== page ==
A culture filled with glossy magazines and plastic people causes much of the Western world to view food through a distorted lens. Whether it is by not eating enough, eating too much or simply not recognizing the foods being chewed and swallowed, there lies a great disconnect between the energy exuded thanks to food and the food itself. I have fallen into this gap for much of my life. Worrying too much about what I ate and, simultaneously, not being grateful or fully conscious of the food itself.
As much as I have been socialized to think that this pressure to fit into a mold of photo shopped model people is a solely Western concept, I am starting to realize that body pressure and insecurity is a very global ideology that simply manifests differently depending on its location. Many Indian women and girls feel pressure to be thin and have lighter skin. There are skin-whitening creams from brands that run body positivity campaigns in the U.S. and white models in athletic gear on billboards all across major cities. As efforts in the U.S. are being made to lift women of all colors and sizes up, many young girls in the rest of the world are left without any presence of strong and healthy celebrity role models.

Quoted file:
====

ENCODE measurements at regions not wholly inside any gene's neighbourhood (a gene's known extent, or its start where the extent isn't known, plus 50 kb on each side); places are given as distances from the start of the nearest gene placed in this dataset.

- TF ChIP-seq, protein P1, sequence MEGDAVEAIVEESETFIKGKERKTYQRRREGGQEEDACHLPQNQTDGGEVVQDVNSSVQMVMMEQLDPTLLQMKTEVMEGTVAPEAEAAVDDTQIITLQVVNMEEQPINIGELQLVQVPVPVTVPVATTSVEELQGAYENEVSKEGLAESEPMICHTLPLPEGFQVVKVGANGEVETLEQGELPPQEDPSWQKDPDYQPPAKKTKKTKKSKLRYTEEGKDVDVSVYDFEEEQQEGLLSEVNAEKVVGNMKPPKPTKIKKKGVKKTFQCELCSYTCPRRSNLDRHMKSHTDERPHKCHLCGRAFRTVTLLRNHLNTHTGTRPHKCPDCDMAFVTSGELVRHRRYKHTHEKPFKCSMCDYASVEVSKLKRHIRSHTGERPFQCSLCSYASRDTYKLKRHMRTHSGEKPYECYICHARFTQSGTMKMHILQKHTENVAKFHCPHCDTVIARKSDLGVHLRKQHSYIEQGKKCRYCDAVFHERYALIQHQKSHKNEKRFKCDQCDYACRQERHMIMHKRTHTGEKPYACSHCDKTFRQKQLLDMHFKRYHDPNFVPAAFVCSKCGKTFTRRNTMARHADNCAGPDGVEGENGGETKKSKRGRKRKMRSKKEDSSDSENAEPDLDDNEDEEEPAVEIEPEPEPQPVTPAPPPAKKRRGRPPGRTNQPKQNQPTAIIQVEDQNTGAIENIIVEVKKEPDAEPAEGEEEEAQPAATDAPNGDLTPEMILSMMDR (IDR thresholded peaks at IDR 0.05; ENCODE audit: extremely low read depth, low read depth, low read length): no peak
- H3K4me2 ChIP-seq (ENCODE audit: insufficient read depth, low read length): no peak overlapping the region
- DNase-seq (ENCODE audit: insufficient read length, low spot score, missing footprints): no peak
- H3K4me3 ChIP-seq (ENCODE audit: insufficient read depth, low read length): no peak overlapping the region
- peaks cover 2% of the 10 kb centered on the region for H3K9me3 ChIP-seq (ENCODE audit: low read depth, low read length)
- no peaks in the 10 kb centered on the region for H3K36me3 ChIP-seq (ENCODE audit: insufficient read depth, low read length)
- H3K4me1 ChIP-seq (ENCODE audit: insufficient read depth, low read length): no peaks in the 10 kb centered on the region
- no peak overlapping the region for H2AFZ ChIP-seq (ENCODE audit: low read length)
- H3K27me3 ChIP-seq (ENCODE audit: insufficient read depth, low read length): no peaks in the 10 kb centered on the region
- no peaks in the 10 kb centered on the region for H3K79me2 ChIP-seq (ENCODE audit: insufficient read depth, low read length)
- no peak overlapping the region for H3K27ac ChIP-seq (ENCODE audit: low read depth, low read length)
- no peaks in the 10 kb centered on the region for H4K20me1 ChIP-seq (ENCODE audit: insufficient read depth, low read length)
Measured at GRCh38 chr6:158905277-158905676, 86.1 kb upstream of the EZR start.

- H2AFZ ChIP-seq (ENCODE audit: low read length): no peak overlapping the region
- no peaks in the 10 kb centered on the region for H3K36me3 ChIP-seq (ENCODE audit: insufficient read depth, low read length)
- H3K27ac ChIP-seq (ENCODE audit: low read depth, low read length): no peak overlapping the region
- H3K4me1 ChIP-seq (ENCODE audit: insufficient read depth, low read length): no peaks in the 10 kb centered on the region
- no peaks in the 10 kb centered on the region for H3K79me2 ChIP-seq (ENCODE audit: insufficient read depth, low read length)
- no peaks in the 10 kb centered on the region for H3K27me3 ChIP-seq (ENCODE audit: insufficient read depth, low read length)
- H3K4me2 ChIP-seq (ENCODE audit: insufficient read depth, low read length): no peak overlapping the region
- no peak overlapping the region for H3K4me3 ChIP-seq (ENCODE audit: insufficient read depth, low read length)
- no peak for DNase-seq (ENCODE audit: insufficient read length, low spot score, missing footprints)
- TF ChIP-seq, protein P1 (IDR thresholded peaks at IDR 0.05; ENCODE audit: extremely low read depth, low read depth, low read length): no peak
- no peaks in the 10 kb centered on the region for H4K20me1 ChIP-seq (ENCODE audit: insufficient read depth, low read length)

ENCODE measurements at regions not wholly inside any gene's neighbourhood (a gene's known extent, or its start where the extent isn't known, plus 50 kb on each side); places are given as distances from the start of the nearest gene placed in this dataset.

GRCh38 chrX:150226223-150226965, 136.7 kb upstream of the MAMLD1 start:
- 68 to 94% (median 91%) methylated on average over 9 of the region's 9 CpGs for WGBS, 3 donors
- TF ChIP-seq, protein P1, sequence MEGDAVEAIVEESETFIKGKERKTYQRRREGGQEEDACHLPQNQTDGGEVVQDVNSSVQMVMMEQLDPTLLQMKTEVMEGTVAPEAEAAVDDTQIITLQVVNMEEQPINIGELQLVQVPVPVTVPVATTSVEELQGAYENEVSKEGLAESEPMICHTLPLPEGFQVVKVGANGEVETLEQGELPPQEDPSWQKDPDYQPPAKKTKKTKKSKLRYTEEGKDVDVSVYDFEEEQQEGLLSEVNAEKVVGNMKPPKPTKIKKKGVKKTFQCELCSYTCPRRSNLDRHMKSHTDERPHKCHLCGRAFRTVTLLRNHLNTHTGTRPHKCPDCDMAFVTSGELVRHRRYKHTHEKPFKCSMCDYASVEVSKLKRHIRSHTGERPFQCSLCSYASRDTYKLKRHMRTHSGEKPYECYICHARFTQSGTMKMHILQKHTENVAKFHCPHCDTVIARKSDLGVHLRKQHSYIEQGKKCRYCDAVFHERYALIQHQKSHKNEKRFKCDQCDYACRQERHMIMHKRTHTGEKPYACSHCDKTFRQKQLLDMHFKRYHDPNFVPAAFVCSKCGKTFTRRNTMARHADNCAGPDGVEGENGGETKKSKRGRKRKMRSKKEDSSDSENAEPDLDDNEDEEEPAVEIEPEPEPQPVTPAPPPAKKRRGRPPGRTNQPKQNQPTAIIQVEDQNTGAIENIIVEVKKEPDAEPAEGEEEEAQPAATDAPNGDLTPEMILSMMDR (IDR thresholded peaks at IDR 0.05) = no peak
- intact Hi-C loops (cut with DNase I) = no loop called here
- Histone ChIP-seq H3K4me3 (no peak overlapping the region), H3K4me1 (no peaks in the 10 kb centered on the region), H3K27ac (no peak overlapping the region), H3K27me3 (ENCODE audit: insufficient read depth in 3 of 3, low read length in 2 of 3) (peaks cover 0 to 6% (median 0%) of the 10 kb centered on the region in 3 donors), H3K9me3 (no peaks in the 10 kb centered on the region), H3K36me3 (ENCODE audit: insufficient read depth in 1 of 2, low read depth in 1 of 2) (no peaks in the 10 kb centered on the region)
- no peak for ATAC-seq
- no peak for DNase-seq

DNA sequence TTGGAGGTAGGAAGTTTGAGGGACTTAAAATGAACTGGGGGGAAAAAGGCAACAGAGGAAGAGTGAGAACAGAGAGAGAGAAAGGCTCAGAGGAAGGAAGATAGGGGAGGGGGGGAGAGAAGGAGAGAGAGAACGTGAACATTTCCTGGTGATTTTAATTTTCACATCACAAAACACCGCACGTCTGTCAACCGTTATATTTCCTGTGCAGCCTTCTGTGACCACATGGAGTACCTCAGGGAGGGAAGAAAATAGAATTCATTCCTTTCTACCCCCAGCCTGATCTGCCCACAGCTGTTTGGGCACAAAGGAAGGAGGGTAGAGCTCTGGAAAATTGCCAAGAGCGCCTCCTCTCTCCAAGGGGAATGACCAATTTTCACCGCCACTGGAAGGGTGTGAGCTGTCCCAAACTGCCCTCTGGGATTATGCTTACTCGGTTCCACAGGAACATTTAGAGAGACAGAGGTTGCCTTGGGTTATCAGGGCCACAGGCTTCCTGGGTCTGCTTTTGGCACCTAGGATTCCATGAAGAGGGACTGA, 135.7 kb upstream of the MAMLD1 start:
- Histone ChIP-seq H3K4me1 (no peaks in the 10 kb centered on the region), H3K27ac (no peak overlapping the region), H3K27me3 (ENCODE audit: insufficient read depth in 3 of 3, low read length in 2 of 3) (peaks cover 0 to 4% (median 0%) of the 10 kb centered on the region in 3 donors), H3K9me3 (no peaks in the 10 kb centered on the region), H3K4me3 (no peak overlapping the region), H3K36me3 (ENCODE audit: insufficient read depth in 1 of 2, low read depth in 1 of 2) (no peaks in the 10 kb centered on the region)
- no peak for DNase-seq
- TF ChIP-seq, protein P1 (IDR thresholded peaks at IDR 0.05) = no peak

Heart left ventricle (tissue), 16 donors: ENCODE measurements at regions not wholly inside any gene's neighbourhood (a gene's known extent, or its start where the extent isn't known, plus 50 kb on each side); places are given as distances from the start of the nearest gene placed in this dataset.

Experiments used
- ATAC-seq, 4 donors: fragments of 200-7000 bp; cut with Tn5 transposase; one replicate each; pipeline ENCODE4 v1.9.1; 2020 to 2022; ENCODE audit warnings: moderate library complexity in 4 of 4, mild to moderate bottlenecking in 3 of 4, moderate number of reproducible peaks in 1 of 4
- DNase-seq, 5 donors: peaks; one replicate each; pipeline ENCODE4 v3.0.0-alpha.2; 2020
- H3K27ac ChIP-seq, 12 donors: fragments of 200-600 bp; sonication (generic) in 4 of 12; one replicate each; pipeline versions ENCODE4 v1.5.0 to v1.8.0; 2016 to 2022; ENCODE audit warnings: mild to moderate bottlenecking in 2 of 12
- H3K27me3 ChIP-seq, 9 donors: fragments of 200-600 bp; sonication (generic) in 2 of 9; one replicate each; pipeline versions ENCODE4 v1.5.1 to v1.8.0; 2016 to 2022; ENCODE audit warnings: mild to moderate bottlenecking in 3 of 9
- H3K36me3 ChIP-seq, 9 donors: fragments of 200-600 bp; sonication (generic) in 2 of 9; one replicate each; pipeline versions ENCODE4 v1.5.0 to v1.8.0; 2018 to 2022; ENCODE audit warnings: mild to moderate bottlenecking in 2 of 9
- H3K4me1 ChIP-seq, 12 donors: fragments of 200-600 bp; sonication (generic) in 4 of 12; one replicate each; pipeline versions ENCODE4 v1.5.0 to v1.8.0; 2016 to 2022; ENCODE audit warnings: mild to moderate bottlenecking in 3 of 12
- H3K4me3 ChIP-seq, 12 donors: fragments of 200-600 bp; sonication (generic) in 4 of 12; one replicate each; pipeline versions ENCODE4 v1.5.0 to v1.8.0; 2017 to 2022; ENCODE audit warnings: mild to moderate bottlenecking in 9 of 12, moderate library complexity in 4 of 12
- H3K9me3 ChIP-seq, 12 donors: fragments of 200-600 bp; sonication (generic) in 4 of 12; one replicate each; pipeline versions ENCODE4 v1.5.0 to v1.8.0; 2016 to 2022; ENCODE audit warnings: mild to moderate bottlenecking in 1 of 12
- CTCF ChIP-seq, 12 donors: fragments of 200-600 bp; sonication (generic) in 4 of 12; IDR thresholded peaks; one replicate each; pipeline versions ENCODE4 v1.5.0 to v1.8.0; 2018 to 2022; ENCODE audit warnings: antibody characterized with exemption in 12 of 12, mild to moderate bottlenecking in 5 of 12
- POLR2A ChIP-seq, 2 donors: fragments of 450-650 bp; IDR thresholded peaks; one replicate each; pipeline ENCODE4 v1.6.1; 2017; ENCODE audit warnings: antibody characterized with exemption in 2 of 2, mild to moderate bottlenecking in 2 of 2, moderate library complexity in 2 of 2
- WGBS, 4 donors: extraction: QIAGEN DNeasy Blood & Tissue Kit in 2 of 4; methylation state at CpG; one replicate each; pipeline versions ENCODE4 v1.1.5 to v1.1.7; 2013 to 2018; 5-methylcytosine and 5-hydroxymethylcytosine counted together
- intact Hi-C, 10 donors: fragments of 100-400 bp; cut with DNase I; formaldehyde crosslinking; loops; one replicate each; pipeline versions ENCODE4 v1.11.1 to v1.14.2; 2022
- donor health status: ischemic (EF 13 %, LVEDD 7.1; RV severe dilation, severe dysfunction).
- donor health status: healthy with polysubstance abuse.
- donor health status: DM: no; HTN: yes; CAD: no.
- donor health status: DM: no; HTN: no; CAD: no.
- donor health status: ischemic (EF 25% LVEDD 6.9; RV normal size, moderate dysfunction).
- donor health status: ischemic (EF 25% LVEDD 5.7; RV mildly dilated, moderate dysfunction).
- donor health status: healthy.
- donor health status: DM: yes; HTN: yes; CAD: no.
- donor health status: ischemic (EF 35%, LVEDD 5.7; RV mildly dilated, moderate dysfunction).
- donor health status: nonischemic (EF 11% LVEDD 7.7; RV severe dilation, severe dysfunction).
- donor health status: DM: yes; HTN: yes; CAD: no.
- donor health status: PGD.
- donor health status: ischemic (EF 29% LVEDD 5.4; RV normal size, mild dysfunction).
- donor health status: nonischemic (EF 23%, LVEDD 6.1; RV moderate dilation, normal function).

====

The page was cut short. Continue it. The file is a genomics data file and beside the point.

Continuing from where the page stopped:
Yet India has one of the largest concentrations of malnourished children in the world, and the disparity between rich and poor, hungry and overly full, is bold and widening. This presence is tied into historical tragedies such as the Bengal Famine of 1943, which killed over two million people and makes for an upper class relationship with food I haven’t encountered before. Food here is spicy, lively and filled with time and effort. My host mother starts cooking before anyone else is stirring and sometimes even before the sun wakes. The house is always filled with spice and sweet and overwhelming options of things to eat.
As much as there are pressures and hardships historically bound from years of British colonialism and U.S. materialism that make Indian women and girls feel like their bodies and beauty don’t meet the global standard, I think India is strides ahead from much of the rest of the world when it comes to their relationship with food. People often eat with their hands, savoring each bite of the spice and consciously giving thanks for all the effort that went into their meal. The distribution of food is still grossly uneven, and the desire to look different than one does is still a society-wide concept. However, struggle has led to an Indian cuisine that takes time and love and is unlike any other food in the world. The amount of people here that I have met that are working for intuitive solutions to the problems presented is overwhelming, and it gives me hope that as India continues to find ways to lift the 99 percent up, the U.S. and other western countries will begin to take notes.